"The increasingly bitter election campaign came to an end this weekend with final rallies for the two main candidates, President Mahinda Rajapaksa and Sarath Fonseka, the former head of the army.
"The two men are widely seen as the chief architects of last year's victory over the Liberation Tigers of Tamil Eelam (LTTE). But since putting an end to one of the world's longest running insurgencies they have turned on each other in an escalating round of accusations and insults.
"On Saturday Fonseka warned of vote-rigging and suggested that the army might stage a coup if Rajapaksa loses. "The violence will reduce voter attendance, then the rigging will take place," he said.
"A government spokesman, Keheliya Rambukwella, denied the opposition's allegation. "They know that there is an imminent defeat and this is their usual excuse to cover up a humiliating defeat," he told the Associated Press.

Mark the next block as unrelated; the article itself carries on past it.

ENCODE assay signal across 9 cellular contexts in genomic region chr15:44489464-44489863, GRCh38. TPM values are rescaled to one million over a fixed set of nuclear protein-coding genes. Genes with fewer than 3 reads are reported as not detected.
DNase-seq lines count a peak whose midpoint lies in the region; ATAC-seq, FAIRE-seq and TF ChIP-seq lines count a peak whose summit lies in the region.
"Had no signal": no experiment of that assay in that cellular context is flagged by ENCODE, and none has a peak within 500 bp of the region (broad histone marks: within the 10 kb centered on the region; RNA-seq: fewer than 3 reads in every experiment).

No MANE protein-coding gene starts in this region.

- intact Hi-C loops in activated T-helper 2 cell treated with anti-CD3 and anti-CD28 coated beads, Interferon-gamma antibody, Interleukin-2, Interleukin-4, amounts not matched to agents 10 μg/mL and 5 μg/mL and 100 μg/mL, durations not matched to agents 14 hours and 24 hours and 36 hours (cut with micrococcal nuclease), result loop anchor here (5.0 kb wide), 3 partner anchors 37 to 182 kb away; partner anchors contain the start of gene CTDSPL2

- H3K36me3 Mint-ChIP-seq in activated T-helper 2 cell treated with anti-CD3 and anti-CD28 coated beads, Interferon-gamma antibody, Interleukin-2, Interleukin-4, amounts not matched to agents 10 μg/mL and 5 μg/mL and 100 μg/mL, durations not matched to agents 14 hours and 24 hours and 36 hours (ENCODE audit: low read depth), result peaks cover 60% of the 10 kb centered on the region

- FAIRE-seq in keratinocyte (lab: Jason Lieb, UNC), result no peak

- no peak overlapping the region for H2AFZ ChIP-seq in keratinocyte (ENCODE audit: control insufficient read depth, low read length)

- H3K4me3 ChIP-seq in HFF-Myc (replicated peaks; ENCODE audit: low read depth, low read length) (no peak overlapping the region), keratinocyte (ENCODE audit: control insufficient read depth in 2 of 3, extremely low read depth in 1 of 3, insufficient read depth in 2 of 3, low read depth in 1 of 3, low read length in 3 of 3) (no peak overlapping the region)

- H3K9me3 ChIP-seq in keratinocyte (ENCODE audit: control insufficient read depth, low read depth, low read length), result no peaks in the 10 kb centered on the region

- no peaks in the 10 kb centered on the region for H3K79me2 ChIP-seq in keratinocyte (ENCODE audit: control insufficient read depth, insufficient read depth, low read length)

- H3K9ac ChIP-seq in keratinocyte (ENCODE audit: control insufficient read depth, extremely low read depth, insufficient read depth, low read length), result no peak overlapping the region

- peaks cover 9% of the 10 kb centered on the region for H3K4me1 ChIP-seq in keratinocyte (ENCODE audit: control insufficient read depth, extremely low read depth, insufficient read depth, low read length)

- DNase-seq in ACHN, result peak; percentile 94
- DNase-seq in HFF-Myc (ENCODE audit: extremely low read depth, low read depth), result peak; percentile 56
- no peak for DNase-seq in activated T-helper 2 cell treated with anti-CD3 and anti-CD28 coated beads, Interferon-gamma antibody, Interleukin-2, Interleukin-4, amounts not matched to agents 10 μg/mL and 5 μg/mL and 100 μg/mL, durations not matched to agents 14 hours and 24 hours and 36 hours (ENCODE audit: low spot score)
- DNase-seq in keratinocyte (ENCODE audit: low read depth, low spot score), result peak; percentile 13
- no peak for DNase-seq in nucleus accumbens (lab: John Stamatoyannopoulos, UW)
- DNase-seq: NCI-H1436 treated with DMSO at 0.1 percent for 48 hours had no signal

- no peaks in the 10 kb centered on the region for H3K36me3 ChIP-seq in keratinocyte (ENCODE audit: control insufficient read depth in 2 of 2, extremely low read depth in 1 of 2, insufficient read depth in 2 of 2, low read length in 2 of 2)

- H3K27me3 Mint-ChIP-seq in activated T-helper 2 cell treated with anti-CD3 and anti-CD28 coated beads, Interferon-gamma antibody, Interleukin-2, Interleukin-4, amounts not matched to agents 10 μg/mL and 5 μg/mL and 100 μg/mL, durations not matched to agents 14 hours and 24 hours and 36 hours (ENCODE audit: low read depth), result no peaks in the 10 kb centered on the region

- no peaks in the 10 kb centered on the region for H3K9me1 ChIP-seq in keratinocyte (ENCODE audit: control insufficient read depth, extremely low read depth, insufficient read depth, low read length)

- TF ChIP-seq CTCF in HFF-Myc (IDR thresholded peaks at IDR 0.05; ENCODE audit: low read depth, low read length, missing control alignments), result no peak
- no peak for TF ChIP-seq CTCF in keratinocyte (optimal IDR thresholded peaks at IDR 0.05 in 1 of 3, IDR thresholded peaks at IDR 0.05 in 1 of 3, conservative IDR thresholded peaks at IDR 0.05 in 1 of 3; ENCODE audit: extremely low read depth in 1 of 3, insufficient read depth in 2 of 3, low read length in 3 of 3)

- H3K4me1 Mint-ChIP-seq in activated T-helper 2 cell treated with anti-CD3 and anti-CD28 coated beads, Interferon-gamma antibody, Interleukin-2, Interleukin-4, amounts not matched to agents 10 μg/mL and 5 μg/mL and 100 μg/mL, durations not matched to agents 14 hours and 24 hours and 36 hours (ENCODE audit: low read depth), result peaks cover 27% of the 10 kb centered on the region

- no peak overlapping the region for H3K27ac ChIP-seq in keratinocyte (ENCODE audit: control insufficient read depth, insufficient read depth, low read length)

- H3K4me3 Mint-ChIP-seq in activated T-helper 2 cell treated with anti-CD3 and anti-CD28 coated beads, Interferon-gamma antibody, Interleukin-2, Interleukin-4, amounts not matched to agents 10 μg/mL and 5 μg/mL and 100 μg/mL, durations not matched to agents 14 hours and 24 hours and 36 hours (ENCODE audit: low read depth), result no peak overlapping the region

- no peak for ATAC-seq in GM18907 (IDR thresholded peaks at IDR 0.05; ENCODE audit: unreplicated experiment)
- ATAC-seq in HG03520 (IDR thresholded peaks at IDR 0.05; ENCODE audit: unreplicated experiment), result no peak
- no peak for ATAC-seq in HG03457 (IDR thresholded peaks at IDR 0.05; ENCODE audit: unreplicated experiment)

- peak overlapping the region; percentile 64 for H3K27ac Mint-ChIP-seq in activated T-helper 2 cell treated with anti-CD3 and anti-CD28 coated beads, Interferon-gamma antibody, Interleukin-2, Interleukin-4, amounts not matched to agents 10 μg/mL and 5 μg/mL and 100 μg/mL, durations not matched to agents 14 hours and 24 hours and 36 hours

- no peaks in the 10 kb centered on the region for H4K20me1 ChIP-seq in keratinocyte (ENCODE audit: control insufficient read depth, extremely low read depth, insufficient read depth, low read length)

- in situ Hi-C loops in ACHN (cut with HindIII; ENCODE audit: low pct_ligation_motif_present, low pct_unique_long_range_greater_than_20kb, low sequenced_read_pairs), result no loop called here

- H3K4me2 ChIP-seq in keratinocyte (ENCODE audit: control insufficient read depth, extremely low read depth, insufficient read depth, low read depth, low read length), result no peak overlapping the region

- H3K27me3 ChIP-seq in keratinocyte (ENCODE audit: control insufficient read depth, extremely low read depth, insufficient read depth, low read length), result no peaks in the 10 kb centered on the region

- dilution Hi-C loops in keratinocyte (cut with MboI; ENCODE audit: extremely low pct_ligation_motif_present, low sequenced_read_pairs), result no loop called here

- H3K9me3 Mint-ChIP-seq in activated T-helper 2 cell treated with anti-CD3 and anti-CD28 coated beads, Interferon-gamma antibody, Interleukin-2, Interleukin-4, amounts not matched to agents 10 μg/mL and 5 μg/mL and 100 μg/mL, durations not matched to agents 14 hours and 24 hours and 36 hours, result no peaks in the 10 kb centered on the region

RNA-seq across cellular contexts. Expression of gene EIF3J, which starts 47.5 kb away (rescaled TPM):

"The run-up to the vote has already been marred by violence. Police say at least four people have been killed and hundreds wounded in clashes between the factions and on Friday the house of an influential opposition figure was bombed.
"Fonseka, who decided to challenge Rajapaksa after complaining of being sidelined, has dismissed the president as a "cardboard king". Rajapaksa's supporters, meanwhile, have portrayed Fonseka as a dictator in the making, comparing him to Idi Amin, the brutal Ugandan military leader. Amid the name-calling, there lurks the real fear that violence will escalate if the result is disputed."Amid all of this, many Tamils hope that they can utilize the election, whatever the results, to increase their political clout going forward.